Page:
Saturday, May 31, 2008

obsession with the self

Are blogs inherently narcissistic?

Tuesday, November 27, 2007

Sunday Night Live

Anna on suffering, for Sunday Night Live this week

Friday, November 16, 2007

bag the mac

Tonight I was doing some online window-shopping for a laptop bag. I've only ever found one that fits my laptop properly and for the past two years I've been deliberating if £80 is too much for a laptop bag.
Anyway tonight I found this forum with the following comedy comments:

"As demonstrated in one of the most helpful animated gifs ever, one can see that the CORE system is designed to keep your notebook standing on end if you drop it on a pillow." See

millsE @ Whirlpool: "i have a 12" Booq Viper and i am very impressed with it, i had a ridiculously clumsy stumble at school, somehow i tripped over 2 chairs, didn't fall over and managed to gain balance again, and then i stumbled over a further chair, my shoulder bag with my 12" ibook in it fell off my shoulder and i stepped with quite some weight onto the laptop, and all is fine."

(I wanted to add a comment congratulating him on a great story)

Sunday, October 28, 2007

i love the bbc

** Man pulls helicopter with ear **
A Georgian man claims to have set a record by pulling a helicopter weighing nearly eight tons for 26 metres with his ear.

Wednesday, October 10, 2007

pot of gold

Radiohead's new album, In Rainbows, goes on sale in the shops in a couple of months' time. Today you can download it from their website, and you decide how much you pay for it. I say well done Radiohead, for raising an interesting question in a creative way. Monday's Guardian (,,2185647,00.html) liked their marketing strategy.
I paid £1 for it (I tried to pay £4 the first time and the site crashed). Afterwards I felt a little guilty, because upon listening to it realised it's probably worth more than that. But now I'm not so sure. On a very philosophical walk home I pondered, how on earth do you decide what monetary value to put on any item, never mind on a collection of music, which can lift or sink the soul? I pay £50 for a pair of jeans because the shop tells me that's how much they're worth. But who gives them the authority to say that? I'm not convinced they have it.
Jesus Christ once said, "Do not work for food that spoils, but for food that endures to eternal life, which the Son of Man (ie him) will give you. On him God the Father has placed his seal of approval." (John 6:27)
In other words, Jesus suggested that an item's value (or whether it is worth investing in) is determined by its eternal worth and significance. The one thing we ought to consider of immense value, that we don't, is the human soul. Only through him can we invest in it eternally. Who gives him the authority to claim that? He claims that God does. I think he's right, and his comments are fresh air for our consumerist culture.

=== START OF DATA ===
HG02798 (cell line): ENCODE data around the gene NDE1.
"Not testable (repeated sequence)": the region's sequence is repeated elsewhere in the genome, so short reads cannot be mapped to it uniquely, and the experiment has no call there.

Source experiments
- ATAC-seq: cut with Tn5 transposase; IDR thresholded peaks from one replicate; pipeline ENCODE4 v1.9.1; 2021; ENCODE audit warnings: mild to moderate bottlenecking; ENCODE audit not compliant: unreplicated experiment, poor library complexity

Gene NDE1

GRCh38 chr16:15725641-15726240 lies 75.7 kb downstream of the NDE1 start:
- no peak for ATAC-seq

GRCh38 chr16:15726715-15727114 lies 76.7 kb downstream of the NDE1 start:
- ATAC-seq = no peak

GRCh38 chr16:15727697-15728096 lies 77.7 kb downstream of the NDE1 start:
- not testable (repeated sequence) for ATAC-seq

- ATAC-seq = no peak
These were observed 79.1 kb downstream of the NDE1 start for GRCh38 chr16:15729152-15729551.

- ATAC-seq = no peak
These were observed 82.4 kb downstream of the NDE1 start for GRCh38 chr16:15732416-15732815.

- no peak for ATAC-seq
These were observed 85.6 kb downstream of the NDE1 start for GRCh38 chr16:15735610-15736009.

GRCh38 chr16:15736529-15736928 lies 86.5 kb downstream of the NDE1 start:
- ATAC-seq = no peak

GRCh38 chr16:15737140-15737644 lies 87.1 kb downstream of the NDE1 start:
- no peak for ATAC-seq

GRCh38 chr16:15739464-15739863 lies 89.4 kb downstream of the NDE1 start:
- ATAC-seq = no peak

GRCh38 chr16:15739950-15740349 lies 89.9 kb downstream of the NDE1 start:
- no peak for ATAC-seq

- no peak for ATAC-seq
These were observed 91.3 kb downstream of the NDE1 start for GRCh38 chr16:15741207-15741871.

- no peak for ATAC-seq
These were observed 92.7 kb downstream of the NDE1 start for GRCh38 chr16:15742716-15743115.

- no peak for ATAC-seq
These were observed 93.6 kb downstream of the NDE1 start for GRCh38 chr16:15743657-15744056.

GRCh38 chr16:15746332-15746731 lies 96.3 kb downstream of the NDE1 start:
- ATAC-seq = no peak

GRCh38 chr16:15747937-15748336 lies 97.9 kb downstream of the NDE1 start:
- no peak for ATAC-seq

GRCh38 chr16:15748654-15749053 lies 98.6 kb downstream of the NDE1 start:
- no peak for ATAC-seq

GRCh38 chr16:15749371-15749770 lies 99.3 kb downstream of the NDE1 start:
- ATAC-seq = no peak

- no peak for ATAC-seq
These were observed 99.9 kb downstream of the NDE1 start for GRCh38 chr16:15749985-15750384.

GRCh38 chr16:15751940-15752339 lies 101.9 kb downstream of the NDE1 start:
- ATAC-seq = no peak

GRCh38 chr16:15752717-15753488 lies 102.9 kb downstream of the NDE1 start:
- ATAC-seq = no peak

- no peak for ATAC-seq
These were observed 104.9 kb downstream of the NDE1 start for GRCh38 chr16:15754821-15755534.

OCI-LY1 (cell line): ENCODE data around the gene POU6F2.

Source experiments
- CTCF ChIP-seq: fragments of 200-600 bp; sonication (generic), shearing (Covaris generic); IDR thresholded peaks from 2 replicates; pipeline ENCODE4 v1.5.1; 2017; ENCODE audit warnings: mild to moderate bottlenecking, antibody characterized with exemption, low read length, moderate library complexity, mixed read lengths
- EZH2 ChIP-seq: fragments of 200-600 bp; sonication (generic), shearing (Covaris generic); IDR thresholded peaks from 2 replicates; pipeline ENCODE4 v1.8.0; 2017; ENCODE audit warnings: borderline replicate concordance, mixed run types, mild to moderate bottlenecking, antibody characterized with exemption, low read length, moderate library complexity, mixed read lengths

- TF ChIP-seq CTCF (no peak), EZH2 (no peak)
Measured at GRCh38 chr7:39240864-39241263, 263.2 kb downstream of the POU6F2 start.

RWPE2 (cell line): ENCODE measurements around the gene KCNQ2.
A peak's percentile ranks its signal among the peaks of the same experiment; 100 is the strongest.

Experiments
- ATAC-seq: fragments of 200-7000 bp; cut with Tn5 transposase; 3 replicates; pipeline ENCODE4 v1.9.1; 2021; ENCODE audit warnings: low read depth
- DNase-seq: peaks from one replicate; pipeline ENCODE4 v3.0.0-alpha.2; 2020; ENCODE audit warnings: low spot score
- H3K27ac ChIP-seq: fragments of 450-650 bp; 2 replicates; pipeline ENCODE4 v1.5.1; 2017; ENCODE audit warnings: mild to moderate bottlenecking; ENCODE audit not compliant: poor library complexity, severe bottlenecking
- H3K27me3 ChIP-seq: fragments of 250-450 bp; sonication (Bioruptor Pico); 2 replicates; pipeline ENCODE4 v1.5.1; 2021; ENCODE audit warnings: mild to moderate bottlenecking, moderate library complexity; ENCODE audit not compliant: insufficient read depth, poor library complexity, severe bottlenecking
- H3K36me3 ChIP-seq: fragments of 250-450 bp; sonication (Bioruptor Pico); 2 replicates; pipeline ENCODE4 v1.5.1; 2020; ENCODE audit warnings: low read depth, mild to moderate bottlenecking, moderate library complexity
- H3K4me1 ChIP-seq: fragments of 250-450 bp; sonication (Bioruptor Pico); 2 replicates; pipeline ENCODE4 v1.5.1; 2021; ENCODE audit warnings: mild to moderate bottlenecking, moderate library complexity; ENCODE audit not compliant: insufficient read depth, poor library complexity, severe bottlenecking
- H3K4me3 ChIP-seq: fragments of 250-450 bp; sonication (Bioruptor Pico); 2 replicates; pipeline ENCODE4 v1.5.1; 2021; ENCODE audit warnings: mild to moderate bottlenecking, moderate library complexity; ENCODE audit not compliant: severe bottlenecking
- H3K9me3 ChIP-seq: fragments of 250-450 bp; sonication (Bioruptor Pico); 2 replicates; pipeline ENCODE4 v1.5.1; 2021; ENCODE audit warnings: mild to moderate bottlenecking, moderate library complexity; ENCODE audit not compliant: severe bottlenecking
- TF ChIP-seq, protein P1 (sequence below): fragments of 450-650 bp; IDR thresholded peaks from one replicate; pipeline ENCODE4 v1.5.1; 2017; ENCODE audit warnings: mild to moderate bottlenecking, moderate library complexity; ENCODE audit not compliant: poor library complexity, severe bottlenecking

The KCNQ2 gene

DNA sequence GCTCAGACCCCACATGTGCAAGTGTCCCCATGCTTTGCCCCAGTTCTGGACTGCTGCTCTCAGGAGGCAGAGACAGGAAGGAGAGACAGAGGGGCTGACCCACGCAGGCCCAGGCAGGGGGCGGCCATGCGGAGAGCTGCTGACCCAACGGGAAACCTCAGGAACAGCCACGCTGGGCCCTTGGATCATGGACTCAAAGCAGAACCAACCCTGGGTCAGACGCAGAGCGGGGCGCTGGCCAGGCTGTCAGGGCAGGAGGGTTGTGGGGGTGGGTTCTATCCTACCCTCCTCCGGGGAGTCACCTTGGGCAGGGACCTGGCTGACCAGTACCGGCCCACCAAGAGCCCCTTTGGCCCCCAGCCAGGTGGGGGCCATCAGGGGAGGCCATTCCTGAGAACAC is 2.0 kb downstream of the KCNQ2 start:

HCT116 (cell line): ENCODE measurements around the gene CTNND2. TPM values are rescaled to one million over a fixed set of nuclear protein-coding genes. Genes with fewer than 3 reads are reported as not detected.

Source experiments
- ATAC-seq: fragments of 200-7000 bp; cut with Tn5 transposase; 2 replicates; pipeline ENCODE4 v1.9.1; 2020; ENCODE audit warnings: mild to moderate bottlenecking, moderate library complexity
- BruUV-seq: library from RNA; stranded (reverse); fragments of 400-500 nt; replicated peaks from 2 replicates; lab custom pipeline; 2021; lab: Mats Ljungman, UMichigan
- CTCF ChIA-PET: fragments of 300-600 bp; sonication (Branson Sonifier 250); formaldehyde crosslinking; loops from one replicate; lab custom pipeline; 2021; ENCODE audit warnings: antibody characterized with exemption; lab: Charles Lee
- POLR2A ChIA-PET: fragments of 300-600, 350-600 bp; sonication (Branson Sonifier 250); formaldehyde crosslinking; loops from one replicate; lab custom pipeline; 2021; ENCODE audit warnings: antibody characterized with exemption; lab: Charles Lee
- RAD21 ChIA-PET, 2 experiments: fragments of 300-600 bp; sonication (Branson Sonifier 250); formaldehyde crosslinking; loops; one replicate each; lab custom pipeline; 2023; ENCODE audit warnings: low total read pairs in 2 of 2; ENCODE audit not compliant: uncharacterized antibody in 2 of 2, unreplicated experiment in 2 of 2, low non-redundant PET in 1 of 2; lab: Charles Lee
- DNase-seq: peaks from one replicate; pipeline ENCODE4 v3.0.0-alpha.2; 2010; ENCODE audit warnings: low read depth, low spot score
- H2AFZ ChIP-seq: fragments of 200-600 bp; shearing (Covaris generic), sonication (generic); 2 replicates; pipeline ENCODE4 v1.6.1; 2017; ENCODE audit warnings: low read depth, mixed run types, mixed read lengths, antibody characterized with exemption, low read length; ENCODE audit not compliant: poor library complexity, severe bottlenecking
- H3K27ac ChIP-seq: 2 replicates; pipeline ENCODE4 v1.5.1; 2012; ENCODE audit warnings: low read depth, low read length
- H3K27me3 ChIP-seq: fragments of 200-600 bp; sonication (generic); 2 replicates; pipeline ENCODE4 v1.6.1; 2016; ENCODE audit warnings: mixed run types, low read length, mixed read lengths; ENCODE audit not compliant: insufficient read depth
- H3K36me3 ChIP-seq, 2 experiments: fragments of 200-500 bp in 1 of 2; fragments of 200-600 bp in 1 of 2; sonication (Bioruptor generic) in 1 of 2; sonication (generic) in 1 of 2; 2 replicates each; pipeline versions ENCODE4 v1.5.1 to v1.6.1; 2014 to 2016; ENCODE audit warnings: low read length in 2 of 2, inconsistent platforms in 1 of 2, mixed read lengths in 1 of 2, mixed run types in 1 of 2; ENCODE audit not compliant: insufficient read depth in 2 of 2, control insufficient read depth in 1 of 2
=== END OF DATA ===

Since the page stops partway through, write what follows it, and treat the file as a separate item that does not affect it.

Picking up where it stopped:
Thursday, September 27, 2007

Suffering? Let your light shine!

"Blessed are you when people insult you, persecute you and falsely say all kinds of evil against you because of me. Rejoice and be glad, because great is your reward in heaven, for in the same way they persecuted the prophets who were before you.
You are the salt of the earth. But if the salt loses its saltiness, how can it be made salty again? It is no longer good for anything, except to be thrown out and trampled underfoot.
You are the light of the world. A city on a hill cannot be hidden. Neither do people light a lamp and put it under a bowl. Instead they put it on its stand, and it gives light to everyone in the house. In the same way, let your light shine before others, that they may see your good deeds and glorify your Father in heaven."
Jesus Christ, Matthew 5v11-16

"What is most salty and bright in this insipid and dark world is the almost incomprehensible joy of Jesus' followers in the midst of persecution and the hardships of life. It is a joy that is meek and merciful and pure and peaceable, but these things alone do not awaken people to the glory of God. In order to waken people to consider God as an explanation for our good works there generally must be an obstacle of suffering that would ordinarily cause them to be angry or despairing, but does not have that effect on us. Rather they see us "rejoice" in hardship. They see that this hardship does not make us self-centred and self-pitying and mean-spirited. Instead they see our joy and wonder what we are hoping in when ordinary props for hope have been knocked away. The answer, Jesus says, is that we have great reward in heaven. That is, Jesus has become a treasure for us that is more precious than what the world offers. Therefore, when persecution or calamity take natural pleasures away, we still have Jesus, and we still have joy."
John Piper, What Jesus Demands From The World, IVP

Friday, September 14, 2007